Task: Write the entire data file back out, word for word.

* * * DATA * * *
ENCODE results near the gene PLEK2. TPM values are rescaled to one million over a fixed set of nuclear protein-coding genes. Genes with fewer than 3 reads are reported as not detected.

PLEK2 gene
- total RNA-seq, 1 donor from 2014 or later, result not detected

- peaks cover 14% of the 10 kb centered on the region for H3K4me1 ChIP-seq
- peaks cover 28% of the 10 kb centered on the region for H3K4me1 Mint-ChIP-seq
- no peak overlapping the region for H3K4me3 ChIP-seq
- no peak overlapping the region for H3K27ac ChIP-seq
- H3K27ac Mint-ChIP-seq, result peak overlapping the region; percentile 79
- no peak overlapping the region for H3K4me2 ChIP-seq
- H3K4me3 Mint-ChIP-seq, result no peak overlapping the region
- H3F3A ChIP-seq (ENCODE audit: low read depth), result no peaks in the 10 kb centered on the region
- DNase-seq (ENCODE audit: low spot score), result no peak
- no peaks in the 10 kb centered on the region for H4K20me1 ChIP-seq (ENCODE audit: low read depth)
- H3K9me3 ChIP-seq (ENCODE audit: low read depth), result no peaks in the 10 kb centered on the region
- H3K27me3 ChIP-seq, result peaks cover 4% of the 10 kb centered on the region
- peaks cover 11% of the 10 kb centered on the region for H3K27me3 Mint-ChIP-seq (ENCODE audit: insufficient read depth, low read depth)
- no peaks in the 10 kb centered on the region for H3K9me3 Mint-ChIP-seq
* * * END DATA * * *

ENCODE results near the gene PLEK2. TPM values are rescaled to one million over a fixed set of nuclear protein-coding genes. Genes with fewer than 3 reads are reported as not detected.

PLEK2 gene
- total RNA-seq, 1 donor from 2014 or later, result not detected

- peaks cover 14% of the 10 kb centered on the region for H3K4me1 ChIP-seq
- peaks cover 28% of the 10 kb centered on the region for H3K4me1 Mint-ChIP-seq
- no peak overlapping the region for H3K4me3 ChIP-seq
- no peak overlapping the region for H3K27ac ChIP-seq
- H3K27ac Mint-ChIP-seq, result peak overlapping the region; percentile 79
- no peak overlapping the region for H3K4me2 ChIP-seq
- H3K4me3 Mint-ChIP-seq, result no peak overlapping the region
- H3F3A ChIP-seq (ENCODE audit: low read depth), result no peaks in the 10 kb centered on the region
- DNase-seq (ENCODE audit: low spot score), result no peak
- no peaks in the 10 kb centered on the region for H4K20me1 ChIP-seq (ENCODE audit: low read depth)
- H3K9me3 ChIP-seq (ENCODE audit: low read depth), result no peaks in the 10 kb centered on the region
- H3K27me3 ChIP-seq, result peaks cover 4% of the 10 kb centered on the region
- peaks cover 11% of the 10 kb centered on the region for H3K27me3 Mint-ChIP-seq (ENCODE audit: insufficient read depth, low read depth)
- no peaks in the 10 kb centered on the region for H3K9me3 Mint-ChIP-seq